Stocks to sell

Watch Out, NIO Stock Investors! There Is Stormy Weather Ahead

China-based electric vehicle manufacturer Nio (NYSE:NIO) is finally waking up to the idea that vehicle price cuts could be a winning strategy. Nio’s management doesn’t seem to think that battery swapping should be a free service. Nio’s pricing policy changes shouldn’t inspire confidence in NIO stock traders.

I don’t always agree with analysts. However, I agree with Nomura/Instinet and CMB International Securities analysts, who downgraded Nio and reduced their price targets on Nio shares.

NIO stock recently caught a bid as it jumped from $8 to $9 and change. Yet, I don’t expect to see any follow-through. The best policy in 2023 is to sell the rips, or better yet, simply refrain from investing in Nio.

NIO Nio $335.02

NIO Stock Popped Despite Negative Earnings Results

Generally, stock traders rotated into risk-on assets in the first half of June. This could help to explain the aforementioned bump in the Nio share price. Nio’s subpar first-quarter 2023 results certainly didn’t warrant investor optimism. Just to recap:

  • Nio’s revenue declined 33.5% quarter over quarter.
  • Unfortunately, Nio is still unprofitable. The automaker posted a net earnings loss of 42 cents per American Depositary Share (ADS), versus a loss of 18 cents per ADS in the year-earlier quarter.
  • Additionally, Nio’s vehicle margin fell from 18.1% in the year-earlier quarter, to 6.8% in 2022’s fourth quarter, and then to just 5.1% in Q1 of 2023.

All of this makes Nio’s sudden 180-degree shift from stubbornly refusing to cut its EV prices, to now deciding to slash its EV “prices by 30,000 yuan ($4,200) for all models” (per Reuters), seem like an act of desperation.

Clearly, Nio’s management didn’t want to follow in Tesla’s (NASDAQ:TSLA) footsteps with vehicle price cuts; they did so because they felt they had to.

Nio Ends Free Battery Swapping Services

Now, we’re getting a better understanding of why some analysts would choose to downgrade Nio. The company is a reluctant latecomer to the EV price reduction trend.

Nio will have to accept less money per sold vehicle, which will probably eat further into the company’s already deteriorating margins.

Also on the topic of pricing policies, Nio has officially stopped offering free battery swapping services to qualified vehicle buyers. Interestingly, Nio CEO William Li was quoted as stating, “The adjustments had been discussed internally for quite a while and we took advice and suggestions from some users.”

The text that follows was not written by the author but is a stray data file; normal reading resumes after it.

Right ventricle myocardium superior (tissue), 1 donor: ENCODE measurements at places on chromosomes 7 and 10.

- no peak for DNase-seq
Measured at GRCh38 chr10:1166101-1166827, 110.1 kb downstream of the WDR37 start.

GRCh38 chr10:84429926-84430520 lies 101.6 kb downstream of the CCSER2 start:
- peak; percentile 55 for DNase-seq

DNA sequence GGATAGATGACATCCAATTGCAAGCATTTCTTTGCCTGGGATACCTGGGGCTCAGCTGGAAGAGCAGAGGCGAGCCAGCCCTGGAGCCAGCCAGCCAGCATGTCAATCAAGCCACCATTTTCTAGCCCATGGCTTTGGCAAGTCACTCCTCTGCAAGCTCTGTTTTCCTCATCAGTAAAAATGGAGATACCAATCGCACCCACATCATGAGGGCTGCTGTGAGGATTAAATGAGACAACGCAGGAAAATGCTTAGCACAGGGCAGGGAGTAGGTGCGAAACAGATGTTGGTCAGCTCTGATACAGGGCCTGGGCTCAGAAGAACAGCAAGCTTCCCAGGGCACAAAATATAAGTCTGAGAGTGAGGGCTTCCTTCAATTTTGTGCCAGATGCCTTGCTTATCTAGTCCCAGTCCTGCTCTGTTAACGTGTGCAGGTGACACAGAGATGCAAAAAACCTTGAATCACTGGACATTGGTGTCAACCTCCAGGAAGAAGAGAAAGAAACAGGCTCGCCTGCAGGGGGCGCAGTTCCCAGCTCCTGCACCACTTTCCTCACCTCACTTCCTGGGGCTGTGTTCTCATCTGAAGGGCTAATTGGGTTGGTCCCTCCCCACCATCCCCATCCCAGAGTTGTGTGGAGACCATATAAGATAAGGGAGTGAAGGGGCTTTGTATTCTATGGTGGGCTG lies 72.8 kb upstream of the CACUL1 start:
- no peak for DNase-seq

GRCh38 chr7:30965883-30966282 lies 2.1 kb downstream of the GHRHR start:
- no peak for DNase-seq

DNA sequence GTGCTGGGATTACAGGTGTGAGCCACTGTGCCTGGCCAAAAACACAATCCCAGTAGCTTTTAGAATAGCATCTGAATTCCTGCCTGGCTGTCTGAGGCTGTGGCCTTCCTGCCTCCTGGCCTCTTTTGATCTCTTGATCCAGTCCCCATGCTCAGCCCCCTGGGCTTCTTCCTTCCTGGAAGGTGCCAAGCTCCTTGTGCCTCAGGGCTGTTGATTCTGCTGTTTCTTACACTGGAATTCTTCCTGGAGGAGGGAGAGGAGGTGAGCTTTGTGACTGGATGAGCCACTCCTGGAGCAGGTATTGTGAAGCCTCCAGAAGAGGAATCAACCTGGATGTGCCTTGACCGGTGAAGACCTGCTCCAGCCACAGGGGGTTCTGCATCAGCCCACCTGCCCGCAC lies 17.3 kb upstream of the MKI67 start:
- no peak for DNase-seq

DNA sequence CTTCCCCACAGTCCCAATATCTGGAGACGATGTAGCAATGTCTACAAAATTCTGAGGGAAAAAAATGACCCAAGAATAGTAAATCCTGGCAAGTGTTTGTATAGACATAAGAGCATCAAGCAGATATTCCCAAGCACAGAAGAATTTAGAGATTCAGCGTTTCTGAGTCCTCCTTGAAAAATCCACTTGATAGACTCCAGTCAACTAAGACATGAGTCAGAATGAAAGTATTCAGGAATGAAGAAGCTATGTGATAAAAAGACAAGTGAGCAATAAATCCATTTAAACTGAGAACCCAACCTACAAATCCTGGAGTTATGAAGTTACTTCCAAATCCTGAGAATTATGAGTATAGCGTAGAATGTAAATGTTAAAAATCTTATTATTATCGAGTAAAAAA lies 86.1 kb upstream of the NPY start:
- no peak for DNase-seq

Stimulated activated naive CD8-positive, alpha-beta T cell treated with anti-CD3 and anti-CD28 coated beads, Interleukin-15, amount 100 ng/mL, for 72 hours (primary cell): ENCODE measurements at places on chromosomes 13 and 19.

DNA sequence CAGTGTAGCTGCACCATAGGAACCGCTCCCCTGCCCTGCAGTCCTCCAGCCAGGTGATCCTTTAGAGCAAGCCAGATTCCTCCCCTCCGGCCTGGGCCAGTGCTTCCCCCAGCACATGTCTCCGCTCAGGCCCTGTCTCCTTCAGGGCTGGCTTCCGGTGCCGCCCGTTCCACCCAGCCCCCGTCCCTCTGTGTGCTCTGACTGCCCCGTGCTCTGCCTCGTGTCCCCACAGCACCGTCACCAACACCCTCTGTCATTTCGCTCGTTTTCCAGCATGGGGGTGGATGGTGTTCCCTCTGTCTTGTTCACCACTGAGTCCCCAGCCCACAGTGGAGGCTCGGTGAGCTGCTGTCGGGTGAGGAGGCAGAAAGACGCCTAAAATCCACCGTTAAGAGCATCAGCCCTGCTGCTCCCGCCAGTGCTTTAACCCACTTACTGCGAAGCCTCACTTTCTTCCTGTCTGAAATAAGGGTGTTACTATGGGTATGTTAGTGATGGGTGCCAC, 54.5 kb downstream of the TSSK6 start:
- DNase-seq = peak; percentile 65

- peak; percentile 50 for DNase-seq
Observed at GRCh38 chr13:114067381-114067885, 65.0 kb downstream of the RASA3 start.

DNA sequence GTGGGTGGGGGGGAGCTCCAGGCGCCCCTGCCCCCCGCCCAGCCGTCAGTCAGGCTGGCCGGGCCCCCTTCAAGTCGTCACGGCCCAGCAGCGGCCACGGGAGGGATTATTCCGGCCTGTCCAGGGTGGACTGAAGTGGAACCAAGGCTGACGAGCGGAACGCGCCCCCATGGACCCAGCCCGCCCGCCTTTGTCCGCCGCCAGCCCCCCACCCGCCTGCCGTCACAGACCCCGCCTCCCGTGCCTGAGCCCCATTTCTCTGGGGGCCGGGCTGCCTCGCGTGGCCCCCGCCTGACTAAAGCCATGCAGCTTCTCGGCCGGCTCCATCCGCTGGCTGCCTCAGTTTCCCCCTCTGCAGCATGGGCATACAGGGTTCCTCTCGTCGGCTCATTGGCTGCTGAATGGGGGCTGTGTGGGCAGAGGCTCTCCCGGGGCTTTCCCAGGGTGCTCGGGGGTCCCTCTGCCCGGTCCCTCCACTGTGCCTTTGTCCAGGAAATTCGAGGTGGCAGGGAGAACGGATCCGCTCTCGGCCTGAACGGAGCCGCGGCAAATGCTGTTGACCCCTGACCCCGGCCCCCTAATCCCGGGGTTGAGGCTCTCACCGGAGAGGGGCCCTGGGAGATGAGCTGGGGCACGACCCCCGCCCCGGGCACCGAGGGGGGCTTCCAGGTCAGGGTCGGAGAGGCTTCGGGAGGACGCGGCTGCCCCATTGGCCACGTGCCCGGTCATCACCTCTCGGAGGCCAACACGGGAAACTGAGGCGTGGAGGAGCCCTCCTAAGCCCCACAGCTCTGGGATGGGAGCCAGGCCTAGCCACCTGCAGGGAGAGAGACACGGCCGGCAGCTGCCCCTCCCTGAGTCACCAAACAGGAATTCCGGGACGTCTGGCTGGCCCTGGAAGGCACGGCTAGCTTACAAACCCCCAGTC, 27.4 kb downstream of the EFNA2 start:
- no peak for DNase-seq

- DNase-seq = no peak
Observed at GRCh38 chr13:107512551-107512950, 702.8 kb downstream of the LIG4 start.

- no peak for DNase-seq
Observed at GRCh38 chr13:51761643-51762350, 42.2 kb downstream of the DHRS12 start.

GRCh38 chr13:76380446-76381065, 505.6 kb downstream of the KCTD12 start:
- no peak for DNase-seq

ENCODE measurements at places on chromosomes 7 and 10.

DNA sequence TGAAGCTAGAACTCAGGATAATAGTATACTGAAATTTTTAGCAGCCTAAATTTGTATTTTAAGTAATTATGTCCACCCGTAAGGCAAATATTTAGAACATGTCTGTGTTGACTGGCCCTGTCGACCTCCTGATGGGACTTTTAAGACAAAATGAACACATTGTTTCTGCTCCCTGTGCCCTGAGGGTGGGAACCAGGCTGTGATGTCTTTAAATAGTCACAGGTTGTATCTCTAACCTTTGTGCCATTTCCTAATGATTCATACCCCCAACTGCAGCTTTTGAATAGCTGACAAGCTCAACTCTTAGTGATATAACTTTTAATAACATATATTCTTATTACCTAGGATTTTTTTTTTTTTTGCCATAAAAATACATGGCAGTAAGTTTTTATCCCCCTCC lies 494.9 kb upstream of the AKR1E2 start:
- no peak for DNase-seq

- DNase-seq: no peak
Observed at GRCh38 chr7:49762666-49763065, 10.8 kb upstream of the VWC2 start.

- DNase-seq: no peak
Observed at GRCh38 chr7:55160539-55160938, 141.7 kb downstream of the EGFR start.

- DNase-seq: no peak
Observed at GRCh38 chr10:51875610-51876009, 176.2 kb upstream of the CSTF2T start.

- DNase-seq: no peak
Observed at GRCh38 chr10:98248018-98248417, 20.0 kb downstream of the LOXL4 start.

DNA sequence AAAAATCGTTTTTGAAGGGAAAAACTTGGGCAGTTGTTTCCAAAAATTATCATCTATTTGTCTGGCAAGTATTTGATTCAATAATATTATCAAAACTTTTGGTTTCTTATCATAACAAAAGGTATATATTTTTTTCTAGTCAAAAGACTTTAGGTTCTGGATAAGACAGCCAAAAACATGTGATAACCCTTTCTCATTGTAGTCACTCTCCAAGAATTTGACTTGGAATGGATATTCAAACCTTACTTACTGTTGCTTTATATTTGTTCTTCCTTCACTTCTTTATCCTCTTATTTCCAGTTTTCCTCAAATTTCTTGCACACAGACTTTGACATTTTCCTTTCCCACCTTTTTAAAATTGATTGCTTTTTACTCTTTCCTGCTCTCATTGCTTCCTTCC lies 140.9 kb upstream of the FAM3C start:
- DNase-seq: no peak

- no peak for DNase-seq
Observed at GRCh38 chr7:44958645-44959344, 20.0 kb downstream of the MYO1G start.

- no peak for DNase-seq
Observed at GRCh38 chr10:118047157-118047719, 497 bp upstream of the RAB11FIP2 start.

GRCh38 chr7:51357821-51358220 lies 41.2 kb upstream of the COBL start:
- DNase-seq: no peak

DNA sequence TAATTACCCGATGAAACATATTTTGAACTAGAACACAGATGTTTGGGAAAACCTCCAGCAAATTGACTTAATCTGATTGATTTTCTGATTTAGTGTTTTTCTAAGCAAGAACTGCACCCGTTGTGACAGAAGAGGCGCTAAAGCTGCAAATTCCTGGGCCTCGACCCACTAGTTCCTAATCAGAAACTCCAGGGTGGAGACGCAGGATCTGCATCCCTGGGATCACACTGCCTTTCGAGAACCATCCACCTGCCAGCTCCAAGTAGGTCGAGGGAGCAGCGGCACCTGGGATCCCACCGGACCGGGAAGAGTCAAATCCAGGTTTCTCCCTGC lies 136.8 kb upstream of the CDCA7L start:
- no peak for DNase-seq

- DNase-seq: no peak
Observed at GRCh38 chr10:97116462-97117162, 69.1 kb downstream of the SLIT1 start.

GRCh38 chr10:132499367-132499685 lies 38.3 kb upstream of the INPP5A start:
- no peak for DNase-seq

I can’t imagine that any users would suggest that Nio should stop providing free battery swapping services. In any case, if this is Nio’s attempt to boost its bottom line, it’s a misguided one.

All along, Nio has been an evangelist for battery swapping (as opposed to conventional EV battery recharging). Offering battery swapping services for free was a savvy way to encourage adoption of this relatively new concept.

However, Nio is evidently turning tail on this idea in apparent attempt to shore up its revenue. To me at least, the whole “we took advice and suggestions from some users” thing sounds like an excuse.

Nio’s sudden change in battery swapping policy feels desperate, much like the company’s switch-up in its EV price cutting policy.

Don’t Buy the Rips in NIO Stock

As we’ve seen, Nio’s quarterly results were less than stellar. Furthermore, Nio’s policy change-ups seem abrupt and wrongheaded.

Still, NIO stock is bound to catch a bid from time to time. But then, that’s probably true of any stock in a long-term downtrend. So, don’t be too eager to invest in Nio now.

And if you already have a share stake in Nio, feel free to take profits if you’re in the green. After all, your luck could run out at any moment.

On the date of publication, David Moadel did not have (either directly or indirectly) any positions in the securities mentioned in this article. The opinions expressed in this article are those of the writer, subject to the Publishing Guidelines.

David Moadel has provided compelling content – and crossed the occasional line – on behalf of Motley Fool, Crush the Street, Market Realist, TalkMarkets, TipRanks, Benzinga, and (of course) He also serves as the chief analyst and market researcher for Portfolio Wealth Global and hosts the popular financial YouTube channel Looking at the Markets.

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